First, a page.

Well, it's my turn again to write the news article. I hope the refreshing change and the varied points of view from the band have been an eye opener. I know it has been for me…

You think you know a person, but what if the stranger turns out to be yourself? That's exactly what happened to me this weekend.

I've realized that I have a relapsing condition I've been treated for in the past. It's called “Negative Projection Protection.” In a nutshell it's when you set up the circumstances to place blame on someone else for your own lack of “whatever”. (fill in the whatever) In my case it's success in the music business.

Years ago I was lucky enough to be around and work with very successful musicians and recording artist. The drive to be part of that crowd was like a drug that all but consumed me. As fate would have it, I had a life changing experience with a “mental health professional” who as also a devout Christian. I always thought the two ideals were opposites, and that anyone trying to do both would be crazy. His wisdom was not of this world, and he passed on only two short years after my meeting him. I joined ACT of Nashville (school of theology) soon after, and determined to follow his work. Two years of theology should be enough for anyone, and it certainly was for me. I dropped out shortly after a course in “show me the money 101”.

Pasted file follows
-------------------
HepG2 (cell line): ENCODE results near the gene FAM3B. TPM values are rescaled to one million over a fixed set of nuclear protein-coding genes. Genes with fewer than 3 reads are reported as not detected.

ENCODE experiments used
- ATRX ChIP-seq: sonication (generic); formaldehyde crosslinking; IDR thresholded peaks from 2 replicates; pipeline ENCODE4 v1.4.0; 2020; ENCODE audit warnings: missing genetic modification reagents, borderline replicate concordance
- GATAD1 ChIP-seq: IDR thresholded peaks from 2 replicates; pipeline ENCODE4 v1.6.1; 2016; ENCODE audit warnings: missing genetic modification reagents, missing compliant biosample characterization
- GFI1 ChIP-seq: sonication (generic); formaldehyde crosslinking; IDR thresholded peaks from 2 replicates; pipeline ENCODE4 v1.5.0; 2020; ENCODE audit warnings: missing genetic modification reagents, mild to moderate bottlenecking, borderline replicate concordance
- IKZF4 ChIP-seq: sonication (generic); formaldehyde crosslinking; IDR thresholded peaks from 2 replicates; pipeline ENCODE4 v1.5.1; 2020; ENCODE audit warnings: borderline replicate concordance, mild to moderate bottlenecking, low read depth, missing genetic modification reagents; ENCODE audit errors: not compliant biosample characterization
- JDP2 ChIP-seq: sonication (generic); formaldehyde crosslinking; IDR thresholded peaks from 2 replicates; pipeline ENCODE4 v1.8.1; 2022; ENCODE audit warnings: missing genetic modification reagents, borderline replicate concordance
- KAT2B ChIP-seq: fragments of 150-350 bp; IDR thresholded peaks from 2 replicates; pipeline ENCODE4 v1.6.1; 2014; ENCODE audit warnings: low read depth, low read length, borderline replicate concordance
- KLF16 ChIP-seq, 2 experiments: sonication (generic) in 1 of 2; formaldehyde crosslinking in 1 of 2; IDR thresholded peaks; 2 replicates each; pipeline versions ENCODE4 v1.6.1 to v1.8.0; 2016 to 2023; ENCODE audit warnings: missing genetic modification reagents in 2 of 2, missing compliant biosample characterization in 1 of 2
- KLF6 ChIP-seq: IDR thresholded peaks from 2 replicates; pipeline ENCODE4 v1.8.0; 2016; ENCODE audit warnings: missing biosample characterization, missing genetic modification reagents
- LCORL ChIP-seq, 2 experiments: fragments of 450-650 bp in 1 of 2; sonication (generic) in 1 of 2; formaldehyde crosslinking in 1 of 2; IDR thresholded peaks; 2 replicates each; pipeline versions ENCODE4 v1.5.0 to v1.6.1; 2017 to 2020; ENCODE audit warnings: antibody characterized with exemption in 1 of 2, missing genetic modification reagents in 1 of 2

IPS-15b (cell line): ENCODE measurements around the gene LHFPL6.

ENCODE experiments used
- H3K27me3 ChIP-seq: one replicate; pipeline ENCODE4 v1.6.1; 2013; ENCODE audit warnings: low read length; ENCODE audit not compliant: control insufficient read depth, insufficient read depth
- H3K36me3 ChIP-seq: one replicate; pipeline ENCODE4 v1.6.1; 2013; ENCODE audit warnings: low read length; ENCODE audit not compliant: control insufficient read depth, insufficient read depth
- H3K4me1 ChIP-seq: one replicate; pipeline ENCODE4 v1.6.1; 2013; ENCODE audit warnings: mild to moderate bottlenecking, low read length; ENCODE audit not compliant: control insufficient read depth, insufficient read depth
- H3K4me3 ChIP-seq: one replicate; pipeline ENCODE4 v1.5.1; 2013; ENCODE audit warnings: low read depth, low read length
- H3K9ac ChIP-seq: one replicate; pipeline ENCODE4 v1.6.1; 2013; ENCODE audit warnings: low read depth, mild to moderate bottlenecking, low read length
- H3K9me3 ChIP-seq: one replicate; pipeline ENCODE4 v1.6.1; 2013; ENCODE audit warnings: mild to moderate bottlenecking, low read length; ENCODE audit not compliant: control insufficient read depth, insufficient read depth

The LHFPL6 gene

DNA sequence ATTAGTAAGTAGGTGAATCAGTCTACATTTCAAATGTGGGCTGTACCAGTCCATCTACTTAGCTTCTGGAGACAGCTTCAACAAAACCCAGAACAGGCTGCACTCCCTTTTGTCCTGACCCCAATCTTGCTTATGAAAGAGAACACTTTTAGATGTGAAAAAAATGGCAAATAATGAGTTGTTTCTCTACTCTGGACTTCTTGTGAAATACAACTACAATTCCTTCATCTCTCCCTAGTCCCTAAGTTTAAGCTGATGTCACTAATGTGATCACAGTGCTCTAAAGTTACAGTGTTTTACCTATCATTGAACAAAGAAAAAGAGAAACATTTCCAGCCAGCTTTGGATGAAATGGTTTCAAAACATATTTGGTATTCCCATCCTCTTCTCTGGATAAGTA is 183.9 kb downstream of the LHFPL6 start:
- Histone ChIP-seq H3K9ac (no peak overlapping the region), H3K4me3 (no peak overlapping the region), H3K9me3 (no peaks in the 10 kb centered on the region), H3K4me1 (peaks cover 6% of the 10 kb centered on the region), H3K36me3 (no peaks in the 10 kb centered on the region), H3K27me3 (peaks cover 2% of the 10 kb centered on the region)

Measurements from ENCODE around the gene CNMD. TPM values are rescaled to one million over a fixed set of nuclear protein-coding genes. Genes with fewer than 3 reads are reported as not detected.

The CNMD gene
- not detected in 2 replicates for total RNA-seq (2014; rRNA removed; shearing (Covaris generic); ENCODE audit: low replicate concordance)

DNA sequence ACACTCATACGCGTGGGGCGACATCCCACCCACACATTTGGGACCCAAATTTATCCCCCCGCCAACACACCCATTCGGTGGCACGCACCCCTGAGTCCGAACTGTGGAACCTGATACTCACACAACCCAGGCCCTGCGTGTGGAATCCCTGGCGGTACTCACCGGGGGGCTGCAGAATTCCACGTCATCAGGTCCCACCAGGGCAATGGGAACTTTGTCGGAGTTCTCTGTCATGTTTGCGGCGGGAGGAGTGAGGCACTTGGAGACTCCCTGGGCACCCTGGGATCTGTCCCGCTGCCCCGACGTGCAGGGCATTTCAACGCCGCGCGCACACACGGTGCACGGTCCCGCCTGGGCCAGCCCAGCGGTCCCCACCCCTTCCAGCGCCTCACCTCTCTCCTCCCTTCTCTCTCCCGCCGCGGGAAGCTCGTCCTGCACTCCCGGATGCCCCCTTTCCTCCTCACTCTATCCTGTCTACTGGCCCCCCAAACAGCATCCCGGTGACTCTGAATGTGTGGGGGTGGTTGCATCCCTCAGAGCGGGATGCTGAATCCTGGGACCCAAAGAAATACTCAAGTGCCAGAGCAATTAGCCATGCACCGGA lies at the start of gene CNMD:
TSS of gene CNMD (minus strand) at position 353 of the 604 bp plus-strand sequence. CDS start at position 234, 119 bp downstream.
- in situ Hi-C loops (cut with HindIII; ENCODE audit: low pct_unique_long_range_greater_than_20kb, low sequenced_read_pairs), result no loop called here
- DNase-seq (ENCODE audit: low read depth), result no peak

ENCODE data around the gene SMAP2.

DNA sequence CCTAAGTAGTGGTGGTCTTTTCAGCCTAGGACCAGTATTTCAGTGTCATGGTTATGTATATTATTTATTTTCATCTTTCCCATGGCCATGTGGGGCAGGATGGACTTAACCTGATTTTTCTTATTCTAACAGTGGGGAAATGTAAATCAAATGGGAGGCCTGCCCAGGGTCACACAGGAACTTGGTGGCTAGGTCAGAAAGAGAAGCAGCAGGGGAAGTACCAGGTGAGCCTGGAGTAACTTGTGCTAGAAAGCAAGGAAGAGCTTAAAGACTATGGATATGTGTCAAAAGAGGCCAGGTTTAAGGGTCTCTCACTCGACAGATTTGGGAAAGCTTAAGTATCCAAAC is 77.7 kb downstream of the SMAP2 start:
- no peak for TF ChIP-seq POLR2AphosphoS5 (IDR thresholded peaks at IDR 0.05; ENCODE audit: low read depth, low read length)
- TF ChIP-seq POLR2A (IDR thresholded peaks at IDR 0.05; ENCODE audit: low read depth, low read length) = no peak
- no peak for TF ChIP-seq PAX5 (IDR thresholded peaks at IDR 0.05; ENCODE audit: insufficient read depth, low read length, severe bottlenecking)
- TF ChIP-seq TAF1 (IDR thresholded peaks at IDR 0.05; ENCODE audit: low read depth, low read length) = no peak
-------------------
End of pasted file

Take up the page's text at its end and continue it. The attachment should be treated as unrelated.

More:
I realized I needed to get back to reality, come back to Texas , and take care of my neglected children. Soon after returning to Texas I got a job in Austin working for Apple Computer, Inc. drawing on my Mac computer skills and amazing patience with stupid people I was at home with the job. The stability of the job, and my ability to retain a nice residence in a yuppie neighborhood helped in getting custody of my youngest daughter, and a few months of counseling with my oldest helped to repair our relationship. I even had a little group to play music with just for the fun. It seemed my addiction was under control.

I joined “The KLOCKS” in October of 2002 and we've had a long string of successes ever since. The news articles proclaiming each one as the possibility of national recognition was starting to come in to focus. This weekend shattered that dream for me. It was only a minor setback for the rest of the guy's, a slight blow to the ego. For me the possibility of “making it big” before I turn 50 was my addiction rearing its ugly head again. It reminded me of the movie “The Wedding Singer” when Adam Sandler totally hoses a wedding by getting drunk and letting his “woe is me” attitude screw everything up. By the end of the night I found myself quitting the band, and wanting to get back to a “normal life.” I projected my lack of success to the other members of the band. In reality they are no more responsible for that than the extra 30 pounds around my mid section. I spent Sunday in quiet reflection of my mentors' teaching, and hoping my partners did not take my resignation seriously.

I am happy to be playing music for a living, being where and who I am. I remember it's the journey, not the destination, that's important, and able to use the unmovable truth as a compass on that quest. The fact that the government lies to us every week reminds me of the movie “The Exorcist”.

Bill Caisse

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